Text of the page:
Brian Hioe (丘琦欣) is a writer, editor, translator, activist, and DJ based out of Taipei.
In 2014, he was one of the founders of New Bloom Magazine (破土), an online magazine covering activism and youth politics in Taiwan and the Asia Pacific that was founded after the Sunflower Movement, which he was a participant in as a student activist. From 2017 to 2018, he was Democracy and Human Rights Service Fellow at the Taiwan Foundation for Democracy, during which he assembled the Daybreak Project, a 400,000-word oral history archive and encyclopedia of the Sunflower Movement. Since 2019, after the wave of protests in Hong Kong later known as the Anti-ELAB Movement, he has been involved in Lausan (流傘), a collective of writers, researchers, activists, and artists engaging with Hong Kong’s political struggles. In 2020, he became one of the founding editors of the Brick House, a journalist-owned media collective, and arts and culture-focused platform No Man is an Island. He is currently a non-resident fellow at the University of Nottingham’s Taiwan Research Hub.
Hioe’s writing has been published in The Washington Post, The Nation, The Guardian, Dissent Magazine, The Diplomat, Art Forum, Disegno, Made in China Journal, The Mekong Review, Popula, China File, The China Policy Institute Blog, Taiwan Insight, and other publications. His writing focuses on contemporary politics, society, and the arts in Taiwan.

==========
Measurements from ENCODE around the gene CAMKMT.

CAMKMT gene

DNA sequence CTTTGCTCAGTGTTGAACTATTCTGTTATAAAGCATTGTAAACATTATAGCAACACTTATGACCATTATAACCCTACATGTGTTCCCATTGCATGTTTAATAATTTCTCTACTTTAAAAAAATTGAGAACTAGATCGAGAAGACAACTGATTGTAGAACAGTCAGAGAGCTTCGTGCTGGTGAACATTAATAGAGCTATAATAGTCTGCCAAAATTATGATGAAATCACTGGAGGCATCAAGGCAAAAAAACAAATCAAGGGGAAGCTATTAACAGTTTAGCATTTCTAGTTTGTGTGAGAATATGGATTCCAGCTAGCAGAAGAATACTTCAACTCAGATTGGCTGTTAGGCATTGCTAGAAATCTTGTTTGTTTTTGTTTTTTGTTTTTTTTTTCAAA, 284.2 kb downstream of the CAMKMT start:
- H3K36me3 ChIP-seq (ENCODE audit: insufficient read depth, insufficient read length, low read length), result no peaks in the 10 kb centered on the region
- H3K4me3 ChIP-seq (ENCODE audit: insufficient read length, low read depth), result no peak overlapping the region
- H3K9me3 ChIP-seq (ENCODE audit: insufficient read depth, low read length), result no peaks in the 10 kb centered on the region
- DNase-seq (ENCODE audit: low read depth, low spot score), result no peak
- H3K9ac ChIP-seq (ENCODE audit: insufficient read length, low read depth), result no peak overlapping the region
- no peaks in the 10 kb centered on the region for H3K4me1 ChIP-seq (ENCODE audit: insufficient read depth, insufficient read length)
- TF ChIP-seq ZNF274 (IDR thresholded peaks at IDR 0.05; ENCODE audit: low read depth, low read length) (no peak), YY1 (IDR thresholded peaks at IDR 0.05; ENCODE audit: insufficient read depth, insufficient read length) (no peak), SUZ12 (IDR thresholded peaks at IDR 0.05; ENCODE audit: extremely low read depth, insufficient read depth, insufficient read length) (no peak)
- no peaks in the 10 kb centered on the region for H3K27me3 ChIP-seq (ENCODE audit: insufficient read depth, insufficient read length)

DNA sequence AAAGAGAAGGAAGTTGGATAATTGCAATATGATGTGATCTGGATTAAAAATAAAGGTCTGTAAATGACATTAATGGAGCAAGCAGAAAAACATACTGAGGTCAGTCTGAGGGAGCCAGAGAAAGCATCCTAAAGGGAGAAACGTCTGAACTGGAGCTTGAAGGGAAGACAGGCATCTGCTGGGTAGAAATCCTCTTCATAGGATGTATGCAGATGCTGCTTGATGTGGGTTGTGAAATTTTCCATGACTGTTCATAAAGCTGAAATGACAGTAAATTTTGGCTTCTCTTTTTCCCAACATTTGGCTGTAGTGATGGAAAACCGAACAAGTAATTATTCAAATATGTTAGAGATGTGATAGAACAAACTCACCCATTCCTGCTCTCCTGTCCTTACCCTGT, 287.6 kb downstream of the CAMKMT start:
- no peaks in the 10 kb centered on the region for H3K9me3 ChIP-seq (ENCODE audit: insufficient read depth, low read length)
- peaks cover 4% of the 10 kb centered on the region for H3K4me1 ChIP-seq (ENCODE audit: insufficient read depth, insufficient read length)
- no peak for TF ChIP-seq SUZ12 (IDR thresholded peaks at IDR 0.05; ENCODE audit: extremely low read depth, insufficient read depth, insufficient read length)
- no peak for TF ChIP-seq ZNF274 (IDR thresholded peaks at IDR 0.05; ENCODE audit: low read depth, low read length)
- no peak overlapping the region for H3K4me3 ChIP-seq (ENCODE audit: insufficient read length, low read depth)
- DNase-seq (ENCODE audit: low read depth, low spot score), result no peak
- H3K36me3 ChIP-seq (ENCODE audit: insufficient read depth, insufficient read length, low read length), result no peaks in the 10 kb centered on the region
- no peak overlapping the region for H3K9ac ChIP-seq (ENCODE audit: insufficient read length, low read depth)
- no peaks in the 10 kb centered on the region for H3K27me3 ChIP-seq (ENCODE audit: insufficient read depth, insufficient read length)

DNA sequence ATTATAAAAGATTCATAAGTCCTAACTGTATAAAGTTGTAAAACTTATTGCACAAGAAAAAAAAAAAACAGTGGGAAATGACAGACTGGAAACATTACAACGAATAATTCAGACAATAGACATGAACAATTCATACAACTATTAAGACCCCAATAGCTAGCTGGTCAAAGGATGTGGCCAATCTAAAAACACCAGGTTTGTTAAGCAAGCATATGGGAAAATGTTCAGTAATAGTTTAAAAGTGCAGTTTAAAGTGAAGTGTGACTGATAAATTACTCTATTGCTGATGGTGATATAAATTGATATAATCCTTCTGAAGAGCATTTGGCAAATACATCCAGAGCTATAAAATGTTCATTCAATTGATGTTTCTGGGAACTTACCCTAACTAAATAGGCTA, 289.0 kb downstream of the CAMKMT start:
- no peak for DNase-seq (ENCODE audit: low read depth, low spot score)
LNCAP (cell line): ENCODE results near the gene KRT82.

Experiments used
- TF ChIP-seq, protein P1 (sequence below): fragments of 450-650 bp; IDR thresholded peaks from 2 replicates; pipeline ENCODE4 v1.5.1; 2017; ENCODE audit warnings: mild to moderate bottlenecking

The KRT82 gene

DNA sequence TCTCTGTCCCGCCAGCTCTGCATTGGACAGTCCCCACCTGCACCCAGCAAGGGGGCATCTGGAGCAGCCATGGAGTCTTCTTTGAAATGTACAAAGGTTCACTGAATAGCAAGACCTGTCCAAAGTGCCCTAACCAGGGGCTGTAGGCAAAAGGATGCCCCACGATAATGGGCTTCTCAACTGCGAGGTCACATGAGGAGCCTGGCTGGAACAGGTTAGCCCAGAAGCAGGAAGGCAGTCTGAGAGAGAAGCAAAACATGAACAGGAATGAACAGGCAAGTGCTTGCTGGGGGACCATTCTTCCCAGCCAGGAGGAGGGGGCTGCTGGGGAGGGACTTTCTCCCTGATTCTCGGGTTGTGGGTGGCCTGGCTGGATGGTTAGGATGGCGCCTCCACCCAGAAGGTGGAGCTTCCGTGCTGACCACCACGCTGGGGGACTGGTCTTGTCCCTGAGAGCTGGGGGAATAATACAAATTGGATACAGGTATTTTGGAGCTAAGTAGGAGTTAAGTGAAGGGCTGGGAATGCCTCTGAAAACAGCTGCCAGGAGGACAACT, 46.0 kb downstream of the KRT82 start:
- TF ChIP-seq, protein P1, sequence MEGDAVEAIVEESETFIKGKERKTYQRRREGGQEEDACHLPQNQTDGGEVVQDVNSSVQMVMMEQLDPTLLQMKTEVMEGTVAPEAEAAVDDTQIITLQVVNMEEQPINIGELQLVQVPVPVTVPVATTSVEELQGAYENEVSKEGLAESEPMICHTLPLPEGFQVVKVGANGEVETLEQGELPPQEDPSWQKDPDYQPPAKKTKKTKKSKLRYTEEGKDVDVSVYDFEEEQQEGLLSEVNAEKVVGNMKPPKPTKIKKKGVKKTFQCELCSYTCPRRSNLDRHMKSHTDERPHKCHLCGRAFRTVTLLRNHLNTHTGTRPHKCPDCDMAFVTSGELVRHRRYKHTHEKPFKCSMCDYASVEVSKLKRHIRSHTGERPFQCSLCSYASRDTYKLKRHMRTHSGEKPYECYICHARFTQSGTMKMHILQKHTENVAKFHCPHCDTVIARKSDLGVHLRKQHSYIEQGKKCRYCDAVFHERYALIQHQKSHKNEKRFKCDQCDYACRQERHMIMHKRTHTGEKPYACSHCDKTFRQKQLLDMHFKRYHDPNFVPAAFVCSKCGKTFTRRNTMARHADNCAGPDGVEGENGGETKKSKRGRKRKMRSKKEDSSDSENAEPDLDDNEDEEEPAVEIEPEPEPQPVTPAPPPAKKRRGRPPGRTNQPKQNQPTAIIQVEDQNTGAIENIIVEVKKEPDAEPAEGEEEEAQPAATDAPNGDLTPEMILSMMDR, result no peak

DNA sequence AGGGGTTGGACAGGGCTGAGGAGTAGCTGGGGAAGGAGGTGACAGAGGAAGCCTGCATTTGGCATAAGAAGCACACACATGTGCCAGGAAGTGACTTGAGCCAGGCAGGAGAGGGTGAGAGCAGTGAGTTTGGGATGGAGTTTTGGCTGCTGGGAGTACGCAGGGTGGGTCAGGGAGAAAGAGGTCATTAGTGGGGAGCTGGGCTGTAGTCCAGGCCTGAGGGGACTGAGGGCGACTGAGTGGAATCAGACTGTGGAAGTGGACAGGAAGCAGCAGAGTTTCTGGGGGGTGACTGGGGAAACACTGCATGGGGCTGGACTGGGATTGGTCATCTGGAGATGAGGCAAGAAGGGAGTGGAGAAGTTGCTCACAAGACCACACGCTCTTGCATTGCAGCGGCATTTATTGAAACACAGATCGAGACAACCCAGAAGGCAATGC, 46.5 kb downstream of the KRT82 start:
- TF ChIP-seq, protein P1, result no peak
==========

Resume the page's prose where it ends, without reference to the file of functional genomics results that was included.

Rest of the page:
Television and radio appearances by Hioe have included on Al-Jazeera, the BBC World Service, Channel NewsAsia, Democracy Now, Intelligence Squared, Metro News, Netflix, NZZ, Radio Radicale, RFI, RSI, RaiNews, The Spectator, and other programs. He regularly appears as a guest on the radio program, Taiwan This Week, on ICRT in Taiwan.
Hioe has been quoted in news reports from The Guardian, Al-Jazeera, BBC, Nikkei Asia, and other publications. Outside of Taiwan, he has been invited to speak on events in the US, UK, Germany, Italy, and Australia, on occasions ranging from academic conferences to art festivals.
Translations by Hioe range from academic and literary texts to film and television scripts, including the script for the video game Urban Legend Scout, exhibitions for the National Taiwan Museum and National Taiwan Museum of Fine Arts, essays in Flaneur Magazine, and the personal narratives of White Terror victims published by the Chen Wen-chen Memorial Foundation.
He has a Master’s in East Asian Languages and Cultures from Columbia University and graduated from New York University with majors in History, East Asian Studies, and English Literature in 2013. In his spare time, he occasionally DJs, playing techno, house, and eclectic music. Check out his MixCloud!
Photo credits: Daphne K. Lee, SOAS